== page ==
England footballer Tyrone Mings has accused the home secretary of pretending to be disgusted by racist abuse, after she previously described taking the knee as “gesture politics”.
Marcus Rashford, Bukayo Saka and Jadon Sancho were targeted after they missed penalties in the Euro 2020 final.
Priti Patel said she was “disgusted” by the online abuse directed at the trio.
Mings said she had “stoked the fire” by refusing to criticise fans who booed the England team for taking the knee.
Ms Patel declined to comment on his tweet.
The England player and member of the Euros squad was angered by a perceived lack of action by the government when some fans booed the players taking the knee before the tournament.
The act of taking the knee has become a prominent symbol in sport and during anti-racist protests in recent years, and England players have been adopting the stance at the start of their matches.
Speaking to GB News about the England players’ protest in June, Home Secretary Priti Patel said she did not support “people participating in that type of gesture politics”.
Asked if she would criticise fans who booed England players taking the knee she said: “That’s a choice for them, quite frankly”.
Writing on Twitter on Monday evening, Mings said: “You don’t get to stoke the fire at the beginning of the tournament by labelling our anti-racism message as ‘Gesture Politics’ and then pretend to be disgusted when the very thing we’re campaigning against, happens.”.
Asked if Ms Patel was wrong to call taking the knee “gesture politics”, Treasury minister Stephen Barclay told BBC Breakfast: “We need to respect people making their points in different ways.”
He added: “She is taking action in her role as home secretary to go after many of these racist groups, she is taking action against the extreme right-wing groups that foment many of these things.
“Through the online harms bill, we are committed as a government to legislating to tackle these social media platforms, who frankly should be doing far more to clamp down on this sort of unacceptable racism and abuse online.”
But former Premier League footballer Anton Ferdinand, himself a victim of racist abuse during his career, told the government to “sort your own house out” before going after social media platforms.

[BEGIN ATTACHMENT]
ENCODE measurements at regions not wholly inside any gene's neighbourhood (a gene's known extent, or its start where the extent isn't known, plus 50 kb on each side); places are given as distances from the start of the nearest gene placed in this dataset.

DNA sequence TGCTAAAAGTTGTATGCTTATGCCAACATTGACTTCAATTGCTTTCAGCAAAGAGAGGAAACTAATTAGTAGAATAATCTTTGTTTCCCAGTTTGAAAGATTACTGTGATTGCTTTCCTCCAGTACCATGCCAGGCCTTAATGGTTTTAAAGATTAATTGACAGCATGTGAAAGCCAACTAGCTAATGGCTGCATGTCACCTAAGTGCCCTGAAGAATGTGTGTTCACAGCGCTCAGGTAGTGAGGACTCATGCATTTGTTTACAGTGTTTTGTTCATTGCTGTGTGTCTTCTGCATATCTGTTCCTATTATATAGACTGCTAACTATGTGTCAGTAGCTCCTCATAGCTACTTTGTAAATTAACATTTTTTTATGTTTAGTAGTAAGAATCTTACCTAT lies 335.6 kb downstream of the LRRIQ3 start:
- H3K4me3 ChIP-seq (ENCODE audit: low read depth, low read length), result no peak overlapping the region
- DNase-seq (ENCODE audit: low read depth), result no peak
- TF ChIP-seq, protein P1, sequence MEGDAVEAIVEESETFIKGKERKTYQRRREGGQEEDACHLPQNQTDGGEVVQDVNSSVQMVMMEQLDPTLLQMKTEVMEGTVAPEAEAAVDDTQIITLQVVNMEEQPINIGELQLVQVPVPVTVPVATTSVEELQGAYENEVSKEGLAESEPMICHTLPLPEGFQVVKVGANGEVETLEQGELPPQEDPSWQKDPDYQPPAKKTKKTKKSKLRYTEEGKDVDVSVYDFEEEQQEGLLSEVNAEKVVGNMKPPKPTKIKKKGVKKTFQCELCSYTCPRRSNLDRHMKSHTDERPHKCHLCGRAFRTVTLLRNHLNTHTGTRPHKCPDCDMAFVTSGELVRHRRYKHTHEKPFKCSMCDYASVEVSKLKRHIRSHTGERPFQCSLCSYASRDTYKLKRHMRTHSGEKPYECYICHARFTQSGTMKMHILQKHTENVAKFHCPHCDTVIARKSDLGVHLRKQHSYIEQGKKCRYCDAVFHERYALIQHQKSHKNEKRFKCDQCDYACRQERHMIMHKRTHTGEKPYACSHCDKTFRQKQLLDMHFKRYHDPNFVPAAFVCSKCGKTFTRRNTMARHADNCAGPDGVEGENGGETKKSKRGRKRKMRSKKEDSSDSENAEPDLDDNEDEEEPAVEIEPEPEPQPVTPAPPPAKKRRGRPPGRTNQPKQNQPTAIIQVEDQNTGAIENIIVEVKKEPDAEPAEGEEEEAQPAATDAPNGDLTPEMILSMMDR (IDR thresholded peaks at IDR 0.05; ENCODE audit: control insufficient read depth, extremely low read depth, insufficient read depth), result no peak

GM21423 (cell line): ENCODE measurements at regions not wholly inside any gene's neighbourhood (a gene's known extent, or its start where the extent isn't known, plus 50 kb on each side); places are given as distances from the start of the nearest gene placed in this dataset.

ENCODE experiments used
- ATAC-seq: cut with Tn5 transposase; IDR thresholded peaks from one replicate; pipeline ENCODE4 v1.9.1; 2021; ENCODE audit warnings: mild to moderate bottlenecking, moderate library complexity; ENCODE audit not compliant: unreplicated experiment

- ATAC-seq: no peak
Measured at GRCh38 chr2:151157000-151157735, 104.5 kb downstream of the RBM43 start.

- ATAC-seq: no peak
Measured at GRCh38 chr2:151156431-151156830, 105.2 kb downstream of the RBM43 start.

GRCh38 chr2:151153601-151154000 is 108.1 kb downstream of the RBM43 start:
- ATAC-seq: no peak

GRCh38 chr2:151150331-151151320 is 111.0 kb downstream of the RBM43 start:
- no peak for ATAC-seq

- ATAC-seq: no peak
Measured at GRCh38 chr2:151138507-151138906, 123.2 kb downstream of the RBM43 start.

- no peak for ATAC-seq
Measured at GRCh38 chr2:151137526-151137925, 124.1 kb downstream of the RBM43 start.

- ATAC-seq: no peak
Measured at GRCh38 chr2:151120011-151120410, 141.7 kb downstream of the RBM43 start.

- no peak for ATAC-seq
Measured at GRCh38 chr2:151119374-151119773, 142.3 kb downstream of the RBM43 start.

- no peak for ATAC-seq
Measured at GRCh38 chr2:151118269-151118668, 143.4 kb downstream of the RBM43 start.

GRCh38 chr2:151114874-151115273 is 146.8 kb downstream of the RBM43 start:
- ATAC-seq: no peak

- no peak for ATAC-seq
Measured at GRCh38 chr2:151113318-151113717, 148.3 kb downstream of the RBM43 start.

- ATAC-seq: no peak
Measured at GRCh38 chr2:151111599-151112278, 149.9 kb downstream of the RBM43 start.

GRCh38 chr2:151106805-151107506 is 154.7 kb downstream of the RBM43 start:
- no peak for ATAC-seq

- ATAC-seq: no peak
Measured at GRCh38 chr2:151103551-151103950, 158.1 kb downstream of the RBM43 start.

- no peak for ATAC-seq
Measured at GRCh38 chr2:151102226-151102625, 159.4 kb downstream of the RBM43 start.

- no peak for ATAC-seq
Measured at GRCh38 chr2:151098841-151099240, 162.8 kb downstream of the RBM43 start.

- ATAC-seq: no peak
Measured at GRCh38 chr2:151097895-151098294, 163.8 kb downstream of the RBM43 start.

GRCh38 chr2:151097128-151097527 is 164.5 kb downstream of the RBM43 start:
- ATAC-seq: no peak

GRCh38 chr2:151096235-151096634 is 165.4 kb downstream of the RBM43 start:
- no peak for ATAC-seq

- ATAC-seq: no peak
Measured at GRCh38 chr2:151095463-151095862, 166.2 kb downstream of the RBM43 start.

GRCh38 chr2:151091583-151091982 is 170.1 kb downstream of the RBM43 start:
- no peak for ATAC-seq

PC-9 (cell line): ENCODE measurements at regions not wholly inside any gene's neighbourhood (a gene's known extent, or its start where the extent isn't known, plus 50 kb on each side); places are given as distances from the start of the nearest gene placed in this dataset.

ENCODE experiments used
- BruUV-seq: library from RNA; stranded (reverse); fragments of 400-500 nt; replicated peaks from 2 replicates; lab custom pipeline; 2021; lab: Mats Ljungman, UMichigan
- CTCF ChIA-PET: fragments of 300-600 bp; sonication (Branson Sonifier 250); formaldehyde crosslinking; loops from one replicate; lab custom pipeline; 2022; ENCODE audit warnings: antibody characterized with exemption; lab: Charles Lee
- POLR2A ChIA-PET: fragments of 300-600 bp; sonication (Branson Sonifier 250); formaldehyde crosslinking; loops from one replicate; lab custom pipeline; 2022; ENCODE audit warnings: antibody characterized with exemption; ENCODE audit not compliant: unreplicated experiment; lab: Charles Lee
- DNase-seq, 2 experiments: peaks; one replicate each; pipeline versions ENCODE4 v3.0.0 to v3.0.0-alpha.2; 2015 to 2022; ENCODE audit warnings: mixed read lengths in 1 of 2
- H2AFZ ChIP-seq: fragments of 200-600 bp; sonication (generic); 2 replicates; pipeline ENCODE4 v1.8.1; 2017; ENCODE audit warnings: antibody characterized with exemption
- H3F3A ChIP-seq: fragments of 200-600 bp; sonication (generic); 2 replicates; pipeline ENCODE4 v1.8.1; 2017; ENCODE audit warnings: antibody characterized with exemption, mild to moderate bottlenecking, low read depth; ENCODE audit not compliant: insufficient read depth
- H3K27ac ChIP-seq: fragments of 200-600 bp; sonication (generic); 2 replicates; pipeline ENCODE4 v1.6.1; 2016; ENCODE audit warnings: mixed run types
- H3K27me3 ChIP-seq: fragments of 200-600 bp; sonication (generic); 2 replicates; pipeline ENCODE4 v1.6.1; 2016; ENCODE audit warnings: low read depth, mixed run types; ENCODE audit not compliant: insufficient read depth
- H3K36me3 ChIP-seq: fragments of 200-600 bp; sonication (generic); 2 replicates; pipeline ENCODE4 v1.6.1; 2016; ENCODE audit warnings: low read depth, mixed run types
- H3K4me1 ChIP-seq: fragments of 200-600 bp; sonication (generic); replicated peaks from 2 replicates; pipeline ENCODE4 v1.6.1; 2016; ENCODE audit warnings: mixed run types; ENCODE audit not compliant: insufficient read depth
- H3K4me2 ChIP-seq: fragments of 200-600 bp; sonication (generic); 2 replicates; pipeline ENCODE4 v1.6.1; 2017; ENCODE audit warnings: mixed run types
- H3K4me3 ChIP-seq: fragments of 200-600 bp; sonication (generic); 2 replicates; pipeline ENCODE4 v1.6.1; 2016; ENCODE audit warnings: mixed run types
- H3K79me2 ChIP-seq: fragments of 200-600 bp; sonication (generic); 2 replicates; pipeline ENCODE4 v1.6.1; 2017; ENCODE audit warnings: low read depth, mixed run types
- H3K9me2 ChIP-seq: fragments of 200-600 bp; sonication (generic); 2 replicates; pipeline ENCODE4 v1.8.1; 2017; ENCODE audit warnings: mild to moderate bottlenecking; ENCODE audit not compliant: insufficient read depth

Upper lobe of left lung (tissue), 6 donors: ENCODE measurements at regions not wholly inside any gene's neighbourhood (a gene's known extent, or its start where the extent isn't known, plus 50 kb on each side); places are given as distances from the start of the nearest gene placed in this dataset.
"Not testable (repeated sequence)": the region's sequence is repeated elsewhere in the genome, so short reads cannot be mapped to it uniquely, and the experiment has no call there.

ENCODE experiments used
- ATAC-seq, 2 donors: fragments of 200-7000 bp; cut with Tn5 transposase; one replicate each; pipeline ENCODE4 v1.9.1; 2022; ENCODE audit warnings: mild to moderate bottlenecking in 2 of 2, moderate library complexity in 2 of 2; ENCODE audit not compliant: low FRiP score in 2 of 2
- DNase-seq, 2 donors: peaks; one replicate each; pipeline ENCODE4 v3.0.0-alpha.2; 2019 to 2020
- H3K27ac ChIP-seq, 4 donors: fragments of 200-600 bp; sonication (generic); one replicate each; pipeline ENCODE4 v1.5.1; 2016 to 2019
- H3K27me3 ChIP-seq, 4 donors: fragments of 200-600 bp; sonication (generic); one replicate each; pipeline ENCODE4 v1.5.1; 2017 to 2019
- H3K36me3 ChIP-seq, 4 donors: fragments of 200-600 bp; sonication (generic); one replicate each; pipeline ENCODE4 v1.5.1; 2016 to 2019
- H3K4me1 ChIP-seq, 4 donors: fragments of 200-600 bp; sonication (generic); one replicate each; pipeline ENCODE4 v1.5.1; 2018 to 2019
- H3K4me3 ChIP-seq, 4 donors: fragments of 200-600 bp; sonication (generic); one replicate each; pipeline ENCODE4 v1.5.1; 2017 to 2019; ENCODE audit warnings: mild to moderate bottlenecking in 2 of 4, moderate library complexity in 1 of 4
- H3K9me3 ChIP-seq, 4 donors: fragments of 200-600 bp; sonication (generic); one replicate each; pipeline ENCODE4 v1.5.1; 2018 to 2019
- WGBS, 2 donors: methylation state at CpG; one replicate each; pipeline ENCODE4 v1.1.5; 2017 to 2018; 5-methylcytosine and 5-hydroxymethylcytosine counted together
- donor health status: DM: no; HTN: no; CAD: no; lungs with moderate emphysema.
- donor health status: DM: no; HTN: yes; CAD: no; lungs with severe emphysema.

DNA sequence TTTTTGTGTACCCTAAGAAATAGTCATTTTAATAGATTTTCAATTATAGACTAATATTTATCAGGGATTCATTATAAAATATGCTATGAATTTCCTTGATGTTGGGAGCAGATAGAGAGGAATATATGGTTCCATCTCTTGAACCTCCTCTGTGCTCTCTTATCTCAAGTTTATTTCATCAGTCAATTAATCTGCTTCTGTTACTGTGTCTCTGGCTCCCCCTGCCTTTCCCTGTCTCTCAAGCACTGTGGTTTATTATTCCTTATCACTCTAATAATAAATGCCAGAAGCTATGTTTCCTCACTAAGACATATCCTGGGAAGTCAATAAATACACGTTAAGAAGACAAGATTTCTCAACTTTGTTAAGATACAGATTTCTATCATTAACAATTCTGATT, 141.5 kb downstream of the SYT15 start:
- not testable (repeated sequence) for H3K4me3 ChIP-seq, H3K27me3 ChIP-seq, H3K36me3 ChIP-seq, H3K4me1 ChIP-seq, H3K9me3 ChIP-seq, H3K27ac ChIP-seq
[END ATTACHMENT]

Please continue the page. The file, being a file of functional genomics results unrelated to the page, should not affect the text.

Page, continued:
Asked if the government was doing enough, he said: “No.”
Ferdinand said there was no point in the government talking about what it was planning to do when as “the people that run this country” they are “not condemning” those that boo players taking the knee.
He added: “How can you not condemn that, but then come out and say it’s about social media?”
Rashford apologised for the missed penalty in a statement posted on Twitter on Monday, but added: “I will never apologise for who I am and where I came from.”
A mural of Rashford in his hometown of Withington was defaced after his penalty miss – but it was later covered in messages of support and solidarity.
Rashford said he was “on the verge of tears” when he saw the supportive messages.
The mural has since been repaired.
Withington Walls co-founder Ed Wellard, who commissioned the artwork, said the people responsible for defacing it should be educated not punished.
England captain Harry Kane said Rashford, Saka and Sancho “deserve support and backing, not the vile racist abuse they’ve had”.
“If you abuse anyone on social media you’re not an England fan and we don’t want you,” he added.
Earlier on Monday, England boss Gareth Southgate said the racist abuse issued after the defeat was “unforgivable”. The Football Association also condemned it.